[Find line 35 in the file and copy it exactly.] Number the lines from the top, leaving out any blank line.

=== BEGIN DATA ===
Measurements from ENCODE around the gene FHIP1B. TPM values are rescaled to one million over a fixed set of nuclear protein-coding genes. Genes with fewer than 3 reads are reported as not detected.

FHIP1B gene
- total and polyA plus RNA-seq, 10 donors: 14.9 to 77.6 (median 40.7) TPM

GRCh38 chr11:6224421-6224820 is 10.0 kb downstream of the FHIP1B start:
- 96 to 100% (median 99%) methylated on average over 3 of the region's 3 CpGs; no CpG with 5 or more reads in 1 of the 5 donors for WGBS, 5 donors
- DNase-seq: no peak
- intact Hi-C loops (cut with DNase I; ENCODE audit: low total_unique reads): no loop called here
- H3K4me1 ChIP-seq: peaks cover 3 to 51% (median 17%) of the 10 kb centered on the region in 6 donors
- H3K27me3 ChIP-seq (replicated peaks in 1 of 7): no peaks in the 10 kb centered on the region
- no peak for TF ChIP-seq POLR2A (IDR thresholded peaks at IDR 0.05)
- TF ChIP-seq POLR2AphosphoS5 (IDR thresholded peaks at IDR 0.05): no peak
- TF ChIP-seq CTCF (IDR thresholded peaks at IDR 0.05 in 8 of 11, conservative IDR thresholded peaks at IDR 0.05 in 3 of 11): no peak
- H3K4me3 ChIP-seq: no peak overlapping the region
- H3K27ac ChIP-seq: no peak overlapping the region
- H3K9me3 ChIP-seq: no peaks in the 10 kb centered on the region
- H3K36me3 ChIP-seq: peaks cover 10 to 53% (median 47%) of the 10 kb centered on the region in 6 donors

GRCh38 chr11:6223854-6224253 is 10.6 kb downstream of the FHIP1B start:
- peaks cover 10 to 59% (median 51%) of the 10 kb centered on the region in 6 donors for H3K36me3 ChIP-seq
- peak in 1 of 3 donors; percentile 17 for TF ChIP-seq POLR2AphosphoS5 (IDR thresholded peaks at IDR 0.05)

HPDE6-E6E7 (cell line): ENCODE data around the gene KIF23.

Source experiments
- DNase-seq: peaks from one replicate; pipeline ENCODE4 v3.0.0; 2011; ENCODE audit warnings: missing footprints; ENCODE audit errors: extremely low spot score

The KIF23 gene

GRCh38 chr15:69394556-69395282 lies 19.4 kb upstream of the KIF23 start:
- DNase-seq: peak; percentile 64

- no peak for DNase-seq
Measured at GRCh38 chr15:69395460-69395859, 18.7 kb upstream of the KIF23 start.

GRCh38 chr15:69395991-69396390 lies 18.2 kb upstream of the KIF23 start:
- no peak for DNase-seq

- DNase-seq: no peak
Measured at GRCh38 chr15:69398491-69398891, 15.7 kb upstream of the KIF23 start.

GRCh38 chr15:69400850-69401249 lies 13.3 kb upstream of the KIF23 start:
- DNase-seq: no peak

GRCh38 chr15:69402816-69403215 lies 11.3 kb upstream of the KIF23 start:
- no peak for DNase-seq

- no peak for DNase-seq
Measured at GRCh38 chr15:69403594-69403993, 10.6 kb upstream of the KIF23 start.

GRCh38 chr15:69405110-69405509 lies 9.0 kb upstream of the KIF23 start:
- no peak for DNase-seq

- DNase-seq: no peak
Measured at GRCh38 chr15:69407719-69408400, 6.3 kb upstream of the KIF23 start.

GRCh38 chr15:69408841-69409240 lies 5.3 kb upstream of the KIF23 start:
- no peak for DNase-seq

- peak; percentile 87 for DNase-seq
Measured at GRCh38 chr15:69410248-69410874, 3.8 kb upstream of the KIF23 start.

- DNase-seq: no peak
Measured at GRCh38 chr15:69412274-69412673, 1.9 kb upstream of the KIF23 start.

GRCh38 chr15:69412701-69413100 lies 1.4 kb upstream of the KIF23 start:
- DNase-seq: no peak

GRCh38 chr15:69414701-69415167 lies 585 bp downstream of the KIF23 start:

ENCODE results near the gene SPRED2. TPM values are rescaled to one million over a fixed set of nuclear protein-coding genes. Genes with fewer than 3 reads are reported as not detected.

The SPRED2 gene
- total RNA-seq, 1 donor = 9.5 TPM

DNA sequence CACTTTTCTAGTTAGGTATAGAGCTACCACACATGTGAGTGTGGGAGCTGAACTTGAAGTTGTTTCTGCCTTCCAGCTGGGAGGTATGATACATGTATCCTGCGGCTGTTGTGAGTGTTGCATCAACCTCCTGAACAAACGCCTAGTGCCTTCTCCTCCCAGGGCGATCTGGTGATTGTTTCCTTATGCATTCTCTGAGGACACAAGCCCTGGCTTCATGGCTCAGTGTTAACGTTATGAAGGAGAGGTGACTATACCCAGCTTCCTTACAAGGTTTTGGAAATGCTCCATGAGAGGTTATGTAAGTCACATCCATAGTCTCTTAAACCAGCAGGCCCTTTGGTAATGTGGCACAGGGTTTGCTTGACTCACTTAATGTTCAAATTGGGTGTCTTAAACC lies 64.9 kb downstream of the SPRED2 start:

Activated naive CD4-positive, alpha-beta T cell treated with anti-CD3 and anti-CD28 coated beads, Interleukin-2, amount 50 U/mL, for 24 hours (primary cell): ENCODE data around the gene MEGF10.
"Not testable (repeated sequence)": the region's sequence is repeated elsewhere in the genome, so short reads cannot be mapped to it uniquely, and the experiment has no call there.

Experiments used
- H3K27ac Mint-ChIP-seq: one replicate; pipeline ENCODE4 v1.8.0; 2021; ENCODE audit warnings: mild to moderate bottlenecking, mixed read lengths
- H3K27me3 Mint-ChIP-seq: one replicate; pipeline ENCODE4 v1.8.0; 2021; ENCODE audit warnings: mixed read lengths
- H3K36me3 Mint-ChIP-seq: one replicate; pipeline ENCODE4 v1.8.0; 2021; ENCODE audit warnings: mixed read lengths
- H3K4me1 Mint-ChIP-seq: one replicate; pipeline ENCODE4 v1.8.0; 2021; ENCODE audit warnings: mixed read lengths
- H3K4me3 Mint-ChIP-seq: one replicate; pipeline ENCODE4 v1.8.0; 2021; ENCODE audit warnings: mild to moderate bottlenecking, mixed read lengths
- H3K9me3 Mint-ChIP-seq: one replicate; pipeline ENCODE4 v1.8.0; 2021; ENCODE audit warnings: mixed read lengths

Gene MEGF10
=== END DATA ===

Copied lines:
- no peak for DNase-seq